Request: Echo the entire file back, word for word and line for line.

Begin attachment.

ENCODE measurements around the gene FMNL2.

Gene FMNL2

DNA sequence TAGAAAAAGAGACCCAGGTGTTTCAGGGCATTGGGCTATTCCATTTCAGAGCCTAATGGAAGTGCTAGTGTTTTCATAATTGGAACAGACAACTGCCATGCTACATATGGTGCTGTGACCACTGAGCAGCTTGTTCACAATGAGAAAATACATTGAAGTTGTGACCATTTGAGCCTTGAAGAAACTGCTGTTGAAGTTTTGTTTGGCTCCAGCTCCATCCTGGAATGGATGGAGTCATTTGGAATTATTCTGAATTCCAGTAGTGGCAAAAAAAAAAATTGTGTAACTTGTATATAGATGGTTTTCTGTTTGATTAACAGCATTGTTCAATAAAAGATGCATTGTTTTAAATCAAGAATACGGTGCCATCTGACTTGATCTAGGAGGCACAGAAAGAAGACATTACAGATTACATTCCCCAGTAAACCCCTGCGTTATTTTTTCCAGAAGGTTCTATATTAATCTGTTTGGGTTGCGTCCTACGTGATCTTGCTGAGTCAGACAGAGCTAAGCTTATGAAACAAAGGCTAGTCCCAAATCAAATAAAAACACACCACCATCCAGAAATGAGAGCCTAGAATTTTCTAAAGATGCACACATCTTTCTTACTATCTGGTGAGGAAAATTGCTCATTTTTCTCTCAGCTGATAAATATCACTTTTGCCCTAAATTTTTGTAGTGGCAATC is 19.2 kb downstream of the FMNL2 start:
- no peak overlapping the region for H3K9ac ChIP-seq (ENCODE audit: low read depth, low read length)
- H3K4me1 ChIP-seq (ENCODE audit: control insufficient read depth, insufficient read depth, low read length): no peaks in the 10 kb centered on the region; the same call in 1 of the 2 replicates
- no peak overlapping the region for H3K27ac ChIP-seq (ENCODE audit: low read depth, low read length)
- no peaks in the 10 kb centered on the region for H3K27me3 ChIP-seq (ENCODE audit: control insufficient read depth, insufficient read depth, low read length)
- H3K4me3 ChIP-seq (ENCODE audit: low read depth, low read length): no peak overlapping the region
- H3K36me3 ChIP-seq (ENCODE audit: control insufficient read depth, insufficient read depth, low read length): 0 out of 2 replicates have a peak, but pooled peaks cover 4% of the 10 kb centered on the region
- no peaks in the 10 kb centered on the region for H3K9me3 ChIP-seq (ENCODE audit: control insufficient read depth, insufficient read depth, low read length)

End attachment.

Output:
ENCODE measurements around the gene FMNL2.

Gene FMNL2

DNA sequence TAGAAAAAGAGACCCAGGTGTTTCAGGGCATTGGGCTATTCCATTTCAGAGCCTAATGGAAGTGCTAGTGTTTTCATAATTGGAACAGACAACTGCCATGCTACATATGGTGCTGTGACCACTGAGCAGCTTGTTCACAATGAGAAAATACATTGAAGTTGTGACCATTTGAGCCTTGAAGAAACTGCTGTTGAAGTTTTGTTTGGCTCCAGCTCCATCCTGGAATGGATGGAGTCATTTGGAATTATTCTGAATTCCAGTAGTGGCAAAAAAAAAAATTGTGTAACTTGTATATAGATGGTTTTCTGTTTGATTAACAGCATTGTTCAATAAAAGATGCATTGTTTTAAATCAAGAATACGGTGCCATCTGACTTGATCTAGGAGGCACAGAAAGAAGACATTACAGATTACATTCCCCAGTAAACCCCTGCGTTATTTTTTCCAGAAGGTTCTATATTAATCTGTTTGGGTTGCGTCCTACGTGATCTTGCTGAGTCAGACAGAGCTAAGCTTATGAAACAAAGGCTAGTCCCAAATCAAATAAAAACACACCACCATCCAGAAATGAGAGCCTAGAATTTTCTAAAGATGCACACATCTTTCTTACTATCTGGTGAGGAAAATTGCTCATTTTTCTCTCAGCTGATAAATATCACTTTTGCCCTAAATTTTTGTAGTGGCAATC is 19.2 kb downstream of the FMNL2 start:
- no peak overlapping the region for H3K9ac ChIP-seq (ENCODE audit: low read depth, low read length)
- H3K4me1 ChIP-seq (ENCODE audit: control insufficient read depth, insufficient read depth, low read length): no peaks in the 10 kb centered on the region; the same call in 1 of the 2 replicates
- no peak overlapping the region for H3K27ac ChIP-seq (ENCODE audit: low read depth, low read length)
- no peaks in the 10 kb centered on the region for H3K27me3 ChIP-seq (ENCODE audit: control insufficient read depth, insufficient read depth, low read length)
- H3K4me3 ChIP-seq (ENCODE audit: low read depth, low read length): no peak overlapping the region
- H3K36me3 ChIP-seq (ENCODE audit: control insufficient read depth, insufficient read depth, low read length): 0 out of 2 replicates have a peak, but pooled peaks cover 4% of the 10 kb centered on the region
- no peaks in the 10 kb centered on the region for H3K9me3 ChIP-seq (ENCODE audit: control insufficient read depth, insufficient read depth, low read length)